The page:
Tuesday, May 29, 2018

'90s Kids Movie Club: CURLY SUE

by Adam Riske
Curly Who? More Grey Ellison please!

You’re probably wondering what the hell I’m talking about. Let me explain. I wasn’t expecting it, but my goodness do I have a crush on Kelly Lynch in Curly Sue. She plays a jaded lawyer named Grey Ellison and over the course of the film she learns that her career isn’t everything and that being a mom to a young drifter named Curly Sue (played by a charming Alisan Porter, who would later go on to win season ten of The Voice) is what makes her heart whole. Grey Ellison is such a lady. The funny thing is I’ve never had this reaction (or any reaction) to Kelly Lynch in another movie but her in Curly Sue…I mean…Maternal Lynch, yo! Movie crush aside, I really think Kelly Lynch is the MVP of Curly Sue. She has the most interesting (albeit predictable) arc of any character, going from cold and snobby to open and warm. To my delight and maybe the core audience’s frustration back in 1991, Curly Sue works best when the film is an oddly mature family dramedy. I thought the movie was going to be mostly precocious kid hijinks, but aside from a few dress-up scenes and food jokes, it’s more about the lives around Curly Sue (and how she impacts them) than about the title character herself.
Curly Sue wasn’t an important movie to me as a kid. It was released in theaters in late October 1991 (one week before The People Under the Stairs!!!!) and I don’t think I saw it until cable sometime in 1992. It went in one ear and out the other, mainly because it was a “girl movie” (give me a break, I was 10 years old) but nowadays I’m all about revisiting any ‘90s kids’ movie for this series, especially if it’s the last film ever directed by auteur John Hughes. Hughes also wrote and produced Curly Sue, and it feels like a shaky mix of his earlier sentimental films like Planes, Trains and Automobiles and his newfound success as the writer of the more kid and slapstick-friendly Home Alone. There are multiple moments that play like he’s hedging his bets with cartoonish MaĆ®tre D’s being slapped or cartoon sound effects for people getting hit. This is a very earnest movie, and besides Kelly Lynch, a lot of credit goes to Jim Belushi as well (he plays Bill Dancer; this movie has weird character names). The actor is much more reserved than usual (e.g. he’s in Chicago the whole movie and never mentions the Cubs once) and gives a sweet performance as a drifter who had a one-night stand with Curly Sue’s mom and then took the young girl in as his own when her mother died. 1991 was a good year for Belushi between his work here and in another movie with a John Hughes connection, Chris Columbus’ Only the Lonely. Dumb mullet aside, Belushi is very appealing in these films as he checks his own ego as a performer and plays a character.
On the fringes, Curly Sue has a few other pleasures. It features some fun bit parts and cameos. My favorites are a one scene pit stop with Beverly Hills Cop’s John Ashton as a sleazy politician and a very brief walk-on by Steve Carell (billed as Steven Carell) in his film debut playing a waiter. There’s also a fun sleazebag performance by John Getz (because of course the sleazebag is played by John Getz) as Kelly Lynch’s boyfriend and a couple of scenes from Ralph Foody as a scheming homeless man. You might remember Foody when you see him as the Tommy Gun gangster in the movie within a movie in Home Alone. It’s interesting to see him in color! He’s creepier in color. I also dig the cinematography by Jeffrey L. Kimball. I was going to say, in a more general way, that I love movies shot in this 1990-1991 era (era), but when I looked at Kimball’s filmography, I’m noticing I’m just a really big fan of this guy’s work! He shot not just Curly Sue, but also the beautiful looking Top Gun, Beverly Hills Cop II, Revenge, Jacob’s Ladder, and True Romance, among others. If for no other reason, I’m happy to have revisited Curly Sue to realize finally who is responsible for all this great work. And Kelly Lynch!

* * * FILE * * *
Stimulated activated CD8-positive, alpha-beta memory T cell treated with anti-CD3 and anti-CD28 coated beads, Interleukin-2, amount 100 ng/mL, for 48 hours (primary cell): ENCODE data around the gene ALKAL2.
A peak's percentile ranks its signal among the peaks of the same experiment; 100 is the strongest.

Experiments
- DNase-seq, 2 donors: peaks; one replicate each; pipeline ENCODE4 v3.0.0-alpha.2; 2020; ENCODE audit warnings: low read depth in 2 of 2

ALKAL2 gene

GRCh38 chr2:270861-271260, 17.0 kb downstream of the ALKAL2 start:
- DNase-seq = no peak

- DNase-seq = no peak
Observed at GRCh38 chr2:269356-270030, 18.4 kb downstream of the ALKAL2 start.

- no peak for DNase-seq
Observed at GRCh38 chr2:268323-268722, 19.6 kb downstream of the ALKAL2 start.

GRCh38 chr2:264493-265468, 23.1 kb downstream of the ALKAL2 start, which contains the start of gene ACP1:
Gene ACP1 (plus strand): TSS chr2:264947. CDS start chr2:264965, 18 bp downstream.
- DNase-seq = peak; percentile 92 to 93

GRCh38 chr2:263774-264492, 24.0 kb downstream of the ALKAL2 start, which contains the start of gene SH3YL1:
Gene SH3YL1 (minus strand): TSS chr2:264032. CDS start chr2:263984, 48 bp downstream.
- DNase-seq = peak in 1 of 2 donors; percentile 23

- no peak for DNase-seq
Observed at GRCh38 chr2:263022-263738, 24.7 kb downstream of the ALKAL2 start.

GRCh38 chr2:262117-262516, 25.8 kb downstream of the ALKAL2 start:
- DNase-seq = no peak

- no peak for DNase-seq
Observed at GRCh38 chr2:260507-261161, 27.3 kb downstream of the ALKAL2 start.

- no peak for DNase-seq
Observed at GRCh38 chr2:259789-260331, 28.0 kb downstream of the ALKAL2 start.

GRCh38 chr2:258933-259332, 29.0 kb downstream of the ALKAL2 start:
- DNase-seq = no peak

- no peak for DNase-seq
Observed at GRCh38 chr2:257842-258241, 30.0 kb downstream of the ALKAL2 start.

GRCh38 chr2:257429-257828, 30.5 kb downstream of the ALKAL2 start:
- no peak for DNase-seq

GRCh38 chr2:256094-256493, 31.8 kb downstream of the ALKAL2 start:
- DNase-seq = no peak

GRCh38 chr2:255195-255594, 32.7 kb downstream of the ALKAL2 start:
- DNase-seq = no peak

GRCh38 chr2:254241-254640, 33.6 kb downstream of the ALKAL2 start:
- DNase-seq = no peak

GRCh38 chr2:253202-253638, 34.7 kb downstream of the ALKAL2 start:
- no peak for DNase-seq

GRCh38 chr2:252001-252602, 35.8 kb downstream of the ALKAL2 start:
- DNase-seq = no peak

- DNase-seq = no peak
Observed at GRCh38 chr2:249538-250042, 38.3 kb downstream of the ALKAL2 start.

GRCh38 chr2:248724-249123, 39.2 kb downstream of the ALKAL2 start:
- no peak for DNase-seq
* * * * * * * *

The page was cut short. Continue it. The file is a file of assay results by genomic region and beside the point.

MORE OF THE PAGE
So far it sounds like I love Curly Sue, right? And this is the place where I say “well…it isn’t a perfect movie” but you know what? I’m not gonna because I like this movie so much that even it’s more problematic elements are charming to me. I’ll close with an example. There’s a sequence in the second act where Belushi and Porter decide to take Lynch out “drifter style” where they crash a wedding for grub and then catch a movie at the beloved Chicago movie palace, the Music Box Theatre. This sequence is equal parts great (because you get to see some historical 1991 interiors and exteriors of the theatre) and a nightmare because the scene in the auditorium with a crowd watching the movie is nonsense. Let me explain. Curly Sue sneaks into the theater to let Belushi and Lynch in through the side door. On her way to the door, she puts on 3D glasses (the audience is apparently watching 3D Looney Tunes shorts) and stands in the aisle and laughs immediately upon seeing something. Everyone in this theatre is laughing way too much for Looney Tunes shorts (which are funny, but there are like 500 people pissing their pants here) and when something 3D happens, they exaggerate their reactions to a lunatic degree. It’s a scene that gives me a lot of anxiety until I see Kelly Lynch in the finest evening dress worn by a woman in 1991 (Ale agrees with me).
I’m really shocked I like Curly Sue this much. So…yeah…now I feel a little exposed.

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